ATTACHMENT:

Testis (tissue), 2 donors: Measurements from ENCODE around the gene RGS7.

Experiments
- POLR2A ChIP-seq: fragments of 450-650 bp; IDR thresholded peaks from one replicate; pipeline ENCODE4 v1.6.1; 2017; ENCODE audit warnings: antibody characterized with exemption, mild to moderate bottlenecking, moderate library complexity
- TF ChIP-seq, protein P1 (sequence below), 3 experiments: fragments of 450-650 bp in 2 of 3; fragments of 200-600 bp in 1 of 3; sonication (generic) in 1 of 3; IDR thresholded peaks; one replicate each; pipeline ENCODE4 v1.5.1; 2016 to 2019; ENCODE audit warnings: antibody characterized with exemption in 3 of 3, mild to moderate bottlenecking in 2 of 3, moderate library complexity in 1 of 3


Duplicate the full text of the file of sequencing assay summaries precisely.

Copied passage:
Testis (tissue), 2 donors: Measurements from ENCODE around the gene RGS7.

Experiments
- POLR2A ChIP-seq: fragments of 450-650 bp; IDR thresholded peaks from one replicate; pipeline ENCODE4 v1.6.1; 2017; ENCODE audit warnings: antibody characterized with exemption, mild to moderate bottlenecking, moderate library complexity
- TF ChIP-seq, protein P1 (sequence below), 3 experiments: fragments of 450-650 bp in 2 of 3; fragments of 200-600 bp in 1 of 3; sonication (generic) in 1 of 3; IDR thresholded peaks; one replicate each; pipeline ENCODE4 v1.5.1; 2016 to 2019; ENCODE audit warnings: antibody characterized with exemption in 3 of 3, mild to moderate bottlenecking in 2 of 3, moderate library complexity in 1 of 3